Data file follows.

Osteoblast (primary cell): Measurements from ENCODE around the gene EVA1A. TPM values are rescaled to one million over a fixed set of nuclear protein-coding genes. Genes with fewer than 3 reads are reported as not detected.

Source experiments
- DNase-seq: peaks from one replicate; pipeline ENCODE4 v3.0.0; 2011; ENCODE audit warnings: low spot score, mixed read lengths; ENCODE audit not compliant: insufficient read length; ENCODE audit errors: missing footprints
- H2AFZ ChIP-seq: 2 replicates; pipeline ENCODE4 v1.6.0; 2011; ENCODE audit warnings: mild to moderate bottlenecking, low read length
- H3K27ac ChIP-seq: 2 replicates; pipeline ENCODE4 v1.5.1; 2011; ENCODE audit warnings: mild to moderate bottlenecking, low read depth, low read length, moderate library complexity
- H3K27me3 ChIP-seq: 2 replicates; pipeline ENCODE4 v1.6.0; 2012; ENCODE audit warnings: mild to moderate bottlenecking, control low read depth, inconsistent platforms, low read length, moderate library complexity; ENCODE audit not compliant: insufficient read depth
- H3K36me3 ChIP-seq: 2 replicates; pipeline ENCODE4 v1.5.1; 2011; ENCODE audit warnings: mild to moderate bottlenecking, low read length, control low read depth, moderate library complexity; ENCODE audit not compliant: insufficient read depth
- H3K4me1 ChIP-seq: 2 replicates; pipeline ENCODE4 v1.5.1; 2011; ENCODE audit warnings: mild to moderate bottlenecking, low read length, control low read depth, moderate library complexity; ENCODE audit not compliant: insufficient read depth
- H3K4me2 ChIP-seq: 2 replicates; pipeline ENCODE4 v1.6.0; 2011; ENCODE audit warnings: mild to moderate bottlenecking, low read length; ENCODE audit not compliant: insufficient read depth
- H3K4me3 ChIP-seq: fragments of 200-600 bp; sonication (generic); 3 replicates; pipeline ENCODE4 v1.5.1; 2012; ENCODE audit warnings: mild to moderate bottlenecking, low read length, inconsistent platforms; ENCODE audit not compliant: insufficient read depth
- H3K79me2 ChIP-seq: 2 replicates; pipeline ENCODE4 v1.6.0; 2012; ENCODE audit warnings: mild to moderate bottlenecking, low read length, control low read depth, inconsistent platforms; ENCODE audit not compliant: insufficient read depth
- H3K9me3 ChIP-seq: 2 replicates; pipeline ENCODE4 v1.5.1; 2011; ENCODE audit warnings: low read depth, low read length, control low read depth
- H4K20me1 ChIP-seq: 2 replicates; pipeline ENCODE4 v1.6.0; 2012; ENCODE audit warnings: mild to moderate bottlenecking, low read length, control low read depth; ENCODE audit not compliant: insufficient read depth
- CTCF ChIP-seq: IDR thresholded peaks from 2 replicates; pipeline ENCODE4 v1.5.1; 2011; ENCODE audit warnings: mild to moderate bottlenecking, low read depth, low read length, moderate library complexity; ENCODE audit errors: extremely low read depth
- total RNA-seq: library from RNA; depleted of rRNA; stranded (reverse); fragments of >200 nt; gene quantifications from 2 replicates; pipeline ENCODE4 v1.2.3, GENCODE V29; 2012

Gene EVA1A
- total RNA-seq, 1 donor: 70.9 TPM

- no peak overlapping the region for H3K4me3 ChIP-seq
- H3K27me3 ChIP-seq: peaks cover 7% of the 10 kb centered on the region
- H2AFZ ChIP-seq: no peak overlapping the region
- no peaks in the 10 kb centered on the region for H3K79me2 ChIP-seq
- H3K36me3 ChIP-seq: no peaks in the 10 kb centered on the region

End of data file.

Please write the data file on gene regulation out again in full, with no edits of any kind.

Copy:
Osteoblast (primary cell): Measurements from ENCODE around the gene EVA1A. TPM values are rescaled to one million over a fixed set of nuclear protein-coding genes. Genes with fewer than 3 reads are reported as not detected.

Source experiments
- DNase-seq: peaks from one replicate; pipeline ENCODE4 v3.0.0; 2011; ENCODE audit warnings: low spot score, mixed read lengths; ENCODE audit not compliant: insufficient read length; ENCODE audit errors: missing footprints
- H2AFZ ChIP-seq: 2 replicates; pipeline ENCODE4 v1.6.0; 2011; ENCODE audit warnings: mild to moderate bottlenecking, low read length
- H3K27ac ChIP-seq: 2 replicates; pipeline ENCODE4 v1.5.1; 2011; ENCODE audit warnings: mild to moderate bottlenecking, low read depth, low read length, moderate library complexity
- H3K27me3 ChIP-seq: 2 replicates; pipeline ENCODE4 v1.6.0; 2012; ENCODE audit warnings: mild to moderate bottlenecking, control low read depth, inconsistent platforms, low read length, moderate library complexity; ENCODE audit not compliant: insufficient read depth
- H3K36me3 ChIP-seq: 2 replicates; pipeline ENCODE4 v1.5.1; 2011; ENCODE audit warnings: mild to moderate bottlenecking, low read length, control low read depth, moderate library complexity; ENCODE audit not compliant: insufficient read depth
- H3K4me1 ChIP-seq: 2 replicates; pipeline ENCODE4 v1.5.1; 2011; ENCODE audit warnings: mild to moderate bottlenecking, low read length, control low read depth, moderate library complexity; ENCODE audit not compliant: insufficient read depth
- H3K4me2 ChIP-seq: 2 replicates; pipeline ENCODE4 v1.6.0; 2011; ENCODE audit warnings: mild to moderate bottlenecking, low read length; ENCODE audit not compliant: insufficient read depth
- H3K4me3 ChIP-seq: fragments of 200-600 bp; sonication (generic); 3 replicates; pipeline ENCODE4 v1.5.1; 2012; ENCODE audit warnings: mild to moderate bottlenecking, low read length, inconsistent platforms; ENCODE audit not compliant: insufficient read depth
- H3K79me2 ChIP-seq: 2 replicates; pipeline ENCODE4 v1.6.0; 2012; ENCODE audit warnings: mild to moderate bottlenecking, low read length, control low read depth, inconsistent platforms; ENCODE audit not compliant: insufficient read depth
- H3K9me3 ChIP-seq: 2 replicates; pipeline ENCODE4 v1.5.1; 2011; ENCODE audit warnings: low read depth, low read length, control low read depth
- H4K20me1 ChIP-seq: 2 replicates; pipeline ENCODE4 v1.6.0; 2012; ENCODE audit warnings: mild to moderate bottlenecking, low read length, control low read depth; ENCODE audit not compliant: insufficient read depth
- CTCF ChIP-seq: IDR thresholded peaks from 2 replicates; pipeline ENCODE4 v1.5.1; 2011; ENCODE audit warnings: mild to moderate bottlenecking, low read depth, low read length, moderate library complexity; ENCODE audit errors: extremely low read depth
- total RNA-seq: library from RNA; depleted of rRNA; stranded (reverse); fragments of >200 nt; gene quantifications from 2 replicates; pipeline ENCODE4 v1.2.3, GENCODE V29; 2012

Gene EVA1A
- total RNA-seq, 1 donor: 70.9 TPM

- no peak overlapping the region for H3K4me3 ChIP-seq
- H3K27me3 ChIP-seq: peaks cover 7% of the 10 kb centered on the region
- H2AFZ ChIP-seq: no peak overlapping the region
- no peaks in the 10 kb centered on the region for H3K79me2 ChIP-seq
- H3K36me3 ChIP-seq: no peaks in the 10 kb centered on the region